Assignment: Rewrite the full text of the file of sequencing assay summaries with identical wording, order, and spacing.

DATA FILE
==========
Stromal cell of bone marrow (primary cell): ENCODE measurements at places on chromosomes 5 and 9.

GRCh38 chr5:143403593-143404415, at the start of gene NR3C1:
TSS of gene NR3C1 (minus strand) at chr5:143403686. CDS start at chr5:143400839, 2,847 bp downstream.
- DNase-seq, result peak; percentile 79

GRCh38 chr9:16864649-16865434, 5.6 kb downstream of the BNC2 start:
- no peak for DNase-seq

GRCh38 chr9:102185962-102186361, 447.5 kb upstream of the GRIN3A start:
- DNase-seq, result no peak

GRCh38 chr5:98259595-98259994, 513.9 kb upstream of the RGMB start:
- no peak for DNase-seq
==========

Stromal cell of bone marrow (primary cell): ENCODE measurements at places on chromosomes 5 and 9.

GRCh38 chr5:143403593-143404415, at the start of gene NR3C1:
TSS of gene NR3C1 (minus strand) at chr5:143403686. CDS start at chr5:143400839, 2,847 bp downstream.
- DNase-seq, result peak; percentile 79

GRCh38 chr9:16864649-16865434, 5.6 kb downstream of the BNC2 start:
- no peak for DNase-seq

GRCh38 chr9:102185962-102186361, 447.5 kb upstream of the GRIN3A start:
- DNase-seq, result no peak

GRCh38 chr5:98259595-98259994, 513.9 kb upstream of the RGMB start:
- no peak for DNase-seq